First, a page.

If resurrecting a specific historical person is better than creating a hypothetical person, creating a somewhat historical person is also better, and the closer the better.
Humans appear to value other humans, but each human appears to value some more than others. In general humans typically roughly value themselves the most, then kin and family, followed by past contacts, tribal affiliations, and the vaguely similar.
We can generalize this as a valuation in person-space which peaks at the self identity-pattern and then declines in some complex fashion as we move away to more distant locales and less related people.
If we extrapolate this to a future where humans have the power to create new humans and or recreate past humans, we can infer that the distribution of created people may follow the self-centered valuation distribution.
Thus recreating specific ancestors or close relations is better than recreating vaguely historical people which is better than creating non-specific people in general.
Suffering Criticism: An ancestral simulation would recreate a huge amount of suffering.
Response: Humans suffer and live in a world that seems to suffer greatly, and yet very few humans prefer non-existence over their suffering. Evolution culls existential pessimists.
Recreating a past human will recreate their suffering, but it could also grant them an afterlife filled with tremendous joy. The relatively small finite suffering may not add up to much in this consideration. It could even initially relatively enhance subsequent elevation to joyful state, but this is speculative.
The utilitarian calculus seems to be: create non-suffering generic people who we value somewhat less vs recreate initially suffering specific historical people who we value more. In some cases (such as lost love ones), the moral calculus weighs heavily in favor of recreating specific people. Many other historicals may be brought along for the ride.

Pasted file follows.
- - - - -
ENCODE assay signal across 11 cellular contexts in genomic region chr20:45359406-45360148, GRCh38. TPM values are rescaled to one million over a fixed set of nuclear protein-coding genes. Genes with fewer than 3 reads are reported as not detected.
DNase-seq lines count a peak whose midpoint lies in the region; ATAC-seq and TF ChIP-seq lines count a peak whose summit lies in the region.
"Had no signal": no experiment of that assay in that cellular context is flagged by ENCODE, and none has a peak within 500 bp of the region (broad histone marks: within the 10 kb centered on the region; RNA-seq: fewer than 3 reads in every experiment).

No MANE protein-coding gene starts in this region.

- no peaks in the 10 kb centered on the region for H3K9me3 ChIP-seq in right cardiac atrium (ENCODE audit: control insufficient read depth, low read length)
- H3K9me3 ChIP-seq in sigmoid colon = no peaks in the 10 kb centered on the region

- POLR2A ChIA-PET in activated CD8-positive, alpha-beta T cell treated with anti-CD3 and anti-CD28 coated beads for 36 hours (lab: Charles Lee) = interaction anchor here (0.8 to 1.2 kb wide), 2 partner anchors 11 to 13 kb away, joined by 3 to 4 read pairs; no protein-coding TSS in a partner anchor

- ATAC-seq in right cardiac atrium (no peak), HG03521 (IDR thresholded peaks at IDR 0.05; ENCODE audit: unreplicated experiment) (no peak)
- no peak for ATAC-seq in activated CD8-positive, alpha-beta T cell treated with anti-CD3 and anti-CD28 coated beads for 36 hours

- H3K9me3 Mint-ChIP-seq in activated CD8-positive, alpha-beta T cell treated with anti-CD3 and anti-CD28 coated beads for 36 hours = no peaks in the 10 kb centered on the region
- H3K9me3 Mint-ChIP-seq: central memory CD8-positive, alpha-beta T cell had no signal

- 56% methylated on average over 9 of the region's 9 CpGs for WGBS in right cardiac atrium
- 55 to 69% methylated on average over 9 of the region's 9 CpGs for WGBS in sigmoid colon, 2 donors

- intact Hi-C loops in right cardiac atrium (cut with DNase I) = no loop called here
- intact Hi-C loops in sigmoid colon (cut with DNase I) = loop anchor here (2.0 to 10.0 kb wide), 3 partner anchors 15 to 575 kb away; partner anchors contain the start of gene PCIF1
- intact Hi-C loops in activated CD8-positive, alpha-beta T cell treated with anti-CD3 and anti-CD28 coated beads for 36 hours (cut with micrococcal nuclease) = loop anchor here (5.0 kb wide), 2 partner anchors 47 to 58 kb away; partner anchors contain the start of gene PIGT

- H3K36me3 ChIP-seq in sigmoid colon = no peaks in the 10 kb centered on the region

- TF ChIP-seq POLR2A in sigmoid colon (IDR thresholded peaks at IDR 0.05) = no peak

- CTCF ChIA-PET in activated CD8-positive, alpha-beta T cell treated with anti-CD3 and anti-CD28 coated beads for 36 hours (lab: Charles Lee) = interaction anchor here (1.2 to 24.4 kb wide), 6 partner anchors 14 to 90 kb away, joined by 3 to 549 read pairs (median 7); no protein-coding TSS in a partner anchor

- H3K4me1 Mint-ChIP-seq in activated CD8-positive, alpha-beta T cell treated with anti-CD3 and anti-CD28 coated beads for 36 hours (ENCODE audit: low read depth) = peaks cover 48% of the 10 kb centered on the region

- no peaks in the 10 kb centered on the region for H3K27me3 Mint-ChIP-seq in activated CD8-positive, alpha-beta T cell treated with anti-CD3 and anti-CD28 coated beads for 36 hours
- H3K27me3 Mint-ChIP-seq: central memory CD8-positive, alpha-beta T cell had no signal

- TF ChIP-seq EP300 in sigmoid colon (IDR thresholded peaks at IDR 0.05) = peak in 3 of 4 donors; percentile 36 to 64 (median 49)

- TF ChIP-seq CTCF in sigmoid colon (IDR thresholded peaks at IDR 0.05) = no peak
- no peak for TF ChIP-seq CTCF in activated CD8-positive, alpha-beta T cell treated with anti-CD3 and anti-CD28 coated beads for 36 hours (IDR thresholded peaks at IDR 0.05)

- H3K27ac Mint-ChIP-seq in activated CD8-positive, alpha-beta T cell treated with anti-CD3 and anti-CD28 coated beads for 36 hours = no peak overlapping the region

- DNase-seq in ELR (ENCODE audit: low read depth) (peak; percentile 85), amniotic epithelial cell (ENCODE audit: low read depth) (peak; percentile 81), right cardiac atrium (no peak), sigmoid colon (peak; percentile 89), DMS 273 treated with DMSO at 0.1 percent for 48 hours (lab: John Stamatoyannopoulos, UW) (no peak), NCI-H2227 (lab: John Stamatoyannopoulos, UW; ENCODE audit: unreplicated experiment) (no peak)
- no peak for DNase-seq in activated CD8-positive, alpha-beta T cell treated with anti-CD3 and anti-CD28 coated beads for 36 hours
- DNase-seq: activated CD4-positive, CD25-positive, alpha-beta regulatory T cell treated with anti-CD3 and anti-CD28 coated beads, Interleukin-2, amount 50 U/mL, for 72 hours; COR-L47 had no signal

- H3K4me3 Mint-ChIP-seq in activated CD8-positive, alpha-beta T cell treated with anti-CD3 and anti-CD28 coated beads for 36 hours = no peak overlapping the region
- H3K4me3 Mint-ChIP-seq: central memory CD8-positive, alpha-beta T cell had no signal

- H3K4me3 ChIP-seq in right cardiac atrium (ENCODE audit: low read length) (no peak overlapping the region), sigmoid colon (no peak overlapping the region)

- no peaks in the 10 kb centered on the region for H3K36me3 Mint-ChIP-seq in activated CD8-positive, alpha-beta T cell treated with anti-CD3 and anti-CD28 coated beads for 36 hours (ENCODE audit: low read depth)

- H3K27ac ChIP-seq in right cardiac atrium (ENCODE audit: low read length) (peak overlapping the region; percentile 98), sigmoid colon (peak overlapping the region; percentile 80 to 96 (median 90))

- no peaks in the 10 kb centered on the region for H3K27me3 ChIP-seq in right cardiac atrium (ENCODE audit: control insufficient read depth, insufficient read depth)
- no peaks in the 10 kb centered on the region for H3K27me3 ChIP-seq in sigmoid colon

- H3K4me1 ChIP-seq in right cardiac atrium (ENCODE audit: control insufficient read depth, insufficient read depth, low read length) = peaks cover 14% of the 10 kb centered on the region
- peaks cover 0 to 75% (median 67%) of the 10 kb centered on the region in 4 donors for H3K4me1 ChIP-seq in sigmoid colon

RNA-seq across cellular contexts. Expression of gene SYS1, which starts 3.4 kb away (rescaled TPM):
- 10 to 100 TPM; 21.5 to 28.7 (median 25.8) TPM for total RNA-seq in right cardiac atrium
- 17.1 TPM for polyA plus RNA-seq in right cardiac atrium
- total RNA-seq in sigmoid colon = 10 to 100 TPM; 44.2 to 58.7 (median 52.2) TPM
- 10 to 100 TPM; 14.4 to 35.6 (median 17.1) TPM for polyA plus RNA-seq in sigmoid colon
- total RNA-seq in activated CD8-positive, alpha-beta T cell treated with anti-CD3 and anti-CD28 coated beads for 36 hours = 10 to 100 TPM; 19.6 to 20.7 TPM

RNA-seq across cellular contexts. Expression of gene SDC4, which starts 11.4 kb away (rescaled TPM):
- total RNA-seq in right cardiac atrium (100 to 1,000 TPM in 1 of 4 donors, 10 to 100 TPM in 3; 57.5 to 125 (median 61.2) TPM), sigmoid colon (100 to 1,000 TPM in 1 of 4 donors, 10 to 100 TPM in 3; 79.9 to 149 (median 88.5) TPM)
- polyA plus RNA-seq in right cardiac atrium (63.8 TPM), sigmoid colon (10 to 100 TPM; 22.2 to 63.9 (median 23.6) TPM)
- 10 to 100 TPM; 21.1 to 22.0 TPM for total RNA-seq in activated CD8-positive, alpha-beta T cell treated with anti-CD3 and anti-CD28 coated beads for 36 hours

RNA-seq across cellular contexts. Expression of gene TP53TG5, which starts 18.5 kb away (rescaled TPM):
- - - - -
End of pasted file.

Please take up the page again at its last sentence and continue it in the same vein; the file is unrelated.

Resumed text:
The vast majority of the hundred billion something humans who have ever lived share the singular misfortune of simply being born too early in earth's history to be saved by cryonics and uploading.
Recreating history up to 2012 would require one hundred billion virtual brains. Simulating history into the phase when uploading and virtual brains become common could vastly increase the simulation costs.
The simulations have the property that they become more accurate as time progresses. If a person is cryonically perserved and then scanned and uploaded, this provides exact information. Simulations will converge to perfect accuracy at that particular moment in time. In addition, the cryonic brain will be unconscious and inactive for a stretch.
Thus the moment of biological death, even if the person is cryonically preserved, could be an opportune time to recycle simulation resources, as there is no loss of unique information (threads converged).
How would such a scenario effect the Simulation Argument? It would seem to shift probabilities such that more (most?) observer moments are in pre-uploading histories, rather than in posthuman timelines. I find this disquieting for some reason, even though I don't suspect it will effect my observational experience.